At Dualboot Partners, we’ve partnered with many non-technical project sponsors and leaders with a business vocation and have seen how they complement those who are engineering-oriented.
For starters, the non-technical leader is well-positioned (if not forced) to build the business, not the code. When they get it right, it’s a beautiful thing. Here are six lessons we’ve learned from those who did it right:
1. Find a trusted technical partner
Let’s face it, the non-technical leader is going to need some help. When looking for help, non-technical leaders should be able to check the box on their technical counterpart’s experience and commitment.
From a technical background perspective, the engineering partner is either a lead developer from a small/lower middle-market company, a developer at a digital services firm, or a digital services firm. Why? Because this means they’ve built at least one digital product from the ground up. That experience is critical, and they will likely have a good network to build an in-house team when the time is right.
Importantly, the technical partner must be hungry for success — and stay hungry. If you are a small business, the technical partner must be willing to give up cash compensation for future upside in your product. They need to buy into the vision and have a massive incentive for their product to work. Anything else is a huge red flag.
2. Learn the basics
Non-technical leaders should not learn to code. However, they should become acutely familiar with the process of building software, known as the agile software development lifecycle (SDLC). Best practices and general knowledge are no secret and are well-documented online: “The Manifesto for Agile Software Development,” “Scrum” and “The Non-Techie’s Guide to Servers” are three good places to start. As a non-technical leader, your goal should be to explain in layman’s terms how your digital product will work and the process your technical team will use to build it.
3. Manage your expectations
While they may not have known exactly what to expect, the best non-technical leaders are grounded in reasonable expectations. Some of their clear strengths in this area are:
- Internalizing that a digital product takes a lot of time and effort, and it will be far from perfect when it is first released;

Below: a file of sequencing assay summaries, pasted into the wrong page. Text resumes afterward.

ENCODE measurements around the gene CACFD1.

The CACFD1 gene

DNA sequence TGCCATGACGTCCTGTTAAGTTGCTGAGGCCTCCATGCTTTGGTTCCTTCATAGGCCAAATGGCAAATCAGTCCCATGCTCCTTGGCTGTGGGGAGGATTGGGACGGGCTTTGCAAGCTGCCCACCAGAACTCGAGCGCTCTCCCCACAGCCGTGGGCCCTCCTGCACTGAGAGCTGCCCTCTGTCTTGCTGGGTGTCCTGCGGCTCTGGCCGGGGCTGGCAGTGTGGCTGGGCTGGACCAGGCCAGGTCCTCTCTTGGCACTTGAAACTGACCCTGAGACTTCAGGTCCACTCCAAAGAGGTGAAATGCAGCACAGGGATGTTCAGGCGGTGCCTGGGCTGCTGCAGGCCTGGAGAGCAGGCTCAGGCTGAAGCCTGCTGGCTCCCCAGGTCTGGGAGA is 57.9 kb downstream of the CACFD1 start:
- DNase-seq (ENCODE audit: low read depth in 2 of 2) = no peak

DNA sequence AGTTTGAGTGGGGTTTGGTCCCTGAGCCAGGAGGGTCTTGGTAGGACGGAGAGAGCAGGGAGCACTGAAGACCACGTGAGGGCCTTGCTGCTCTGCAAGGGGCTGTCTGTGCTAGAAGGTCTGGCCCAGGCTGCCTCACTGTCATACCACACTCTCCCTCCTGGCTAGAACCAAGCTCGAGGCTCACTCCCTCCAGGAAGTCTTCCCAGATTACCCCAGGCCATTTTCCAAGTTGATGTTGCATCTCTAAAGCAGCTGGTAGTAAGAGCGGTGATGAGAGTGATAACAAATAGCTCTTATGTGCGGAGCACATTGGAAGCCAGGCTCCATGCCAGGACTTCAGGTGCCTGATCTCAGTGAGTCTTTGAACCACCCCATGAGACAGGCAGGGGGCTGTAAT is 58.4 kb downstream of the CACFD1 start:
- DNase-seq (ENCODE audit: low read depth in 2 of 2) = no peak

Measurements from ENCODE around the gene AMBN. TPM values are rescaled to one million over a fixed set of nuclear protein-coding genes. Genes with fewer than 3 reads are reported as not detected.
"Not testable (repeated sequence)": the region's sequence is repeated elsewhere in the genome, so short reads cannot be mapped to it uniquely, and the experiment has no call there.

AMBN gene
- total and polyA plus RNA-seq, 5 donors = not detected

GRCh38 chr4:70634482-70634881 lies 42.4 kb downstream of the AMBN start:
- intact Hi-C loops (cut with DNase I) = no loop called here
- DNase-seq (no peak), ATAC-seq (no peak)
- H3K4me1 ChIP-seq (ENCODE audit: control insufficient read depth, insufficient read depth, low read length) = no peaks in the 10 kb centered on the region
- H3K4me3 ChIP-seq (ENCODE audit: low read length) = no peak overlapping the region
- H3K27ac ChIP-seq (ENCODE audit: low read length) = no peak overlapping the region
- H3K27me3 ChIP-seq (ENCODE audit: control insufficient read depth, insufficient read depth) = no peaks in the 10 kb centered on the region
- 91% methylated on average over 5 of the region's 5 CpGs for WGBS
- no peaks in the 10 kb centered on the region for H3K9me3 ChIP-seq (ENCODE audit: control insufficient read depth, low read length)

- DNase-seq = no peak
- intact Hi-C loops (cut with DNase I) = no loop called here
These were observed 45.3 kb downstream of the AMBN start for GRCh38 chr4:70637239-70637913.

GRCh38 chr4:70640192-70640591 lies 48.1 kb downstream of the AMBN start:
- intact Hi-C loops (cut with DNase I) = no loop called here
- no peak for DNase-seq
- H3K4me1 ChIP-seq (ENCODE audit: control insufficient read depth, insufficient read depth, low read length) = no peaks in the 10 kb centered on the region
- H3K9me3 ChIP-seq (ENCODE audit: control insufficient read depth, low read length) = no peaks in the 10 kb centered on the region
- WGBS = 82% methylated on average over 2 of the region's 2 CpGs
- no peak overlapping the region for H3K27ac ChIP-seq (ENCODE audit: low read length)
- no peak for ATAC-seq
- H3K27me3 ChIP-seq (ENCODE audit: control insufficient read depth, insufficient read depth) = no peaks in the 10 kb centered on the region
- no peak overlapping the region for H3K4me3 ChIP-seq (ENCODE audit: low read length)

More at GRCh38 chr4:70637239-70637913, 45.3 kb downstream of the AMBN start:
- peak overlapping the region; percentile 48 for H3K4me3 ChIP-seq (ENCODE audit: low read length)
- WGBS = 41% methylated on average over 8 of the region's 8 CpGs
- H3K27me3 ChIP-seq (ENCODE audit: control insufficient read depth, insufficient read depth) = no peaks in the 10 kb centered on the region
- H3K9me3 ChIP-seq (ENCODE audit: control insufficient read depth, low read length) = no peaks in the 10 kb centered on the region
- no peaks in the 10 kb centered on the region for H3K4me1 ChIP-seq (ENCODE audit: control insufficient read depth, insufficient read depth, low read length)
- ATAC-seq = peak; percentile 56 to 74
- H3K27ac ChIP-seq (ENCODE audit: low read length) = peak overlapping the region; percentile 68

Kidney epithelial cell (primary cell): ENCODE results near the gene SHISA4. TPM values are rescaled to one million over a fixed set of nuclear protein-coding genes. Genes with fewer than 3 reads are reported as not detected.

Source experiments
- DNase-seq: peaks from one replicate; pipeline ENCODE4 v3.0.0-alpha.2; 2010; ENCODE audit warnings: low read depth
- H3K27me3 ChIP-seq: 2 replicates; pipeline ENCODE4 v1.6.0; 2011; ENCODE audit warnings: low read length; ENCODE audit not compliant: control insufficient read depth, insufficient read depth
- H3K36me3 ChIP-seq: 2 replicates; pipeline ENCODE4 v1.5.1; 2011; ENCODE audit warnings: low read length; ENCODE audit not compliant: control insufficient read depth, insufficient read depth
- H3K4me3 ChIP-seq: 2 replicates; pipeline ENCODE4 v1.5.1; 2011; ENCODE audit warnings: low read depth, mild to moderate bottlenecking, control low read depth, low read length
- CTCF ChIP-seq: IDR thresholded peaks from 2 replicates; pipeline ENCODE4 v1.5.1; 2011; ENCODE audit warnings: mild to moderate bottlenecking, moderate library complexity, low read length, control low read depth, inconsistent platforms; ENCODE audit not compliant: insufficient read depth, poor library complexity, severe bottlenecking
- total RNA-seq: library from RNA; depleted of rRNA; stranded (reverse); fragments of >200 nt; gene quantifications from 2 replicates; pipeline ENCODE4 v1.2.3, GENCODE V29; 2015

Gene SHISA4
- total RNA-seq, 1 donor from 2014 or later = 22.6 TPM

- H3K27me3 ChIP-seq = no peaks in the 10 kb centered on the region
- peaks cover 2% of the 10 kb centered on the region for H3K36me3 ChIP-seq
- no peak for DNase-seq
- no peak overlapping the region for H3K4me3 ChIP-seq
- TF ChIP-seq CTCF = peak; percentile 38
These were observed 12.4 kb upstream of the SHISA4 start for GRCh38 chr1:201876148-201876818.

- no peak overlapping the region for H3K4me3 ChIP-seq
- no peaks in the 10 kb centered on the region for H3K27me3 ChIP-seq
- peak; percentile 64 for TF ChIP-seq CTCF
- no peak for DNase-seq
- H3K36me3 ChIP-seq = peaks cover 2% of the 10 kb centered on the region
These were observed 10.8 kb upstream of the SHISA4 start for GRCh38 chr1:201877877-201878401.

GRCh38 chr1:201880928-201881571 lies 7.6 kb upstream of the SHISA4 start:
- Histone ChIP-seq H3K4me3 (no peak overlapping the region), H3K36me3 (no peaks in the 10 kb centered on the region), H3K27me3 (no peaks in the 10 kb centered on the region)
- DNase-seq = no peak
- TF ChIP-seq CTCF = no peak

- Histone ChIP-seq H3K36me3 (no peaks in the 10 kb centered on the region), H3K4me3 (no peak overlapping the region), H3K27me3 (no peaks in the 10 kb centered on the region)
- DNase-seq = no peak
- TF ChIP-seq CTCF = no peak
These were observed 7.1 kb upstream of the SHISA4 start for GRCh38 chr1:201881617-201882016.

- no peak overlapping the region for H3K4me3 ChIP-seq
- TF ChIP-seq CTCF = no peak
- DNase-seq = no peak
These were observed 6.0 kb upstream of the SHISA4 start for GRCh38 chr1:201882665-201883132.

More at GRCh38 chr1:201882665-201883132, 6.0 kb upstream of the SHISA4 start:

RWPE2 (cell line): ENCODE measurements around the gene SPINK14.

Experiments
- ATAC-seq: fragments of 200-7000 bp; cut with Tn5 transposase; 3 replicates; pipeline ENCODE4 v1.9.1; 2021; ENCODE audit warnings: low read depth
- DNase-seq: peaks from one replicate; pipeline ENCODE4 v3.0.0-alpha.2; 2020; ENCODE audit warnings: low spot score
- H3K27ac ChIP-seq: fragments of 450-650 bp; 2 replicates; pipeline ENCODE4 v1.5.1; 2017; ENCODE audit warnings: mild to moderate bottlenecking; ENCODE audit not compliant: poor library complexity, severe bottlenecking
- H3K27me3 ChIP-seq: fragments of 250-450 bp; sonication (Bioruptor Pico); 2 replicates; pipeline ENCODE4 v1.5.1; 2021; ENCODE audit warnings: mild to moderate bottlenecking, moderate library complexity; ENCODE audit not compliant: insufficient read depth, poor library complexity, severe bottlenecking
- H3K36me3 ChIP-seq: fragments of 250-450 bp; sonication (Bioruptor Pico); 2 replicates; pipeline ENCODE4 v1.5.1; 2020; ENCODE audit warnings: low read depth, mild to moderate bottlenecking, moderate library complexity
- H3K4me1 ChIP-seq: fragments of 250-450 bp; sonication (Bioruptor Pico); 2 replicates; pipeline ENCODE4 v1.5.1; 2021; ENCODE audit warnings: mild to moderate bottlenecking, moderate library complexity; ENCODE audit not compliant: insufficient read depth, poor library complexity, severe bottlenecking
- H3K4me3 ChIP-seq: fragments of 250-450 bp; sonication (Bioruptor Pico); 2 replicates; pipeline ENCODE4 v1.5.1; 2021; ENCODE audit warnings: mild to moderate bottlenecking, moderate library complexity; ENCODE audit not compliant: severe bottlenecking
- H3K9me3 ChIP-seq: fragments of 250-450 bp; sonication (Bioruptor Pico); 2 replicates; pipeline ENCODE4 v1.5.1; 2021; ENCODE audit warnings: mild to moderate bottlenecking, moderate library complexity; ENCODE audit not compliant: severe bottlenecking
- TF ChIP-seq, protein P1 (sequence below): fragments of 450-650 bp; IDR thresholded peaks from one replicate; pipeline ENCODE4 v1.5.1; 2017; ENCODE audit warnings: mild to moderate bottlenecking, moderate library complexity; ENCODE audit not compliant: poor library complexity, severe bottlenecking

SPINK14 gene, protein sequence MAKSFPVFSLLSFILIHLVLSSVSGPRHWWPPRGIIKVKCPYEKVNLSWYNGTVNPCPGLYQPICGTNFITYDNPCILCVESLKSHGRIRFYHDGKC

- Bringing together the right fractional resources yields the best results;
- Understanding their digital product will never truly be finished.
Your proof of concept (POC) or minimum viable product (MVP) should be just that; don’t ask/expect your technical team to deliver a gold-plated something.
4. Go big, and go home
Savvy entrepreneurs get to market quickly, listen for feedback, and adjust or pivot. Unfortunately, many product leaders cannot resist the temptation to make their product “the best” from inception; after all, it’s their brainchild. This is a mistake that leads to delayed product launches, micromanaging, and little to no budget left over for market feedback.
5. Scalability: Sales, Marketing and Support
If you build it, they will come. Will they? Are you sure? How will “they” know where to find it? How are you going to engage prospects and sell? Who will answer your users’ questions? How complex is onboarding? How will you collect feedback?
Having a scalable business plan to answer these types of questions is a must. It’s OK to start small and simple, but creating repeatable and measurable business processes will help unlock the potential of your product. Launching with no sales strategy or churning out users because of poor onboarding and support is a momentum killer.
6. Be the spirit captain
As noted above, creating a new digital product is centered around getting feedback. Your team is a great place to start. Team members should be encouraged to share their ideas and collaborate. Culture eats strategy for breakfast.
This article originally published on Dualboot Partners’ site.
Daniel DelaCruz is a principal with Dualboot Partners, which works with management teams to build digital platforms. They have an expertise in getting new digital products to market quickly and replatforming legacy systems.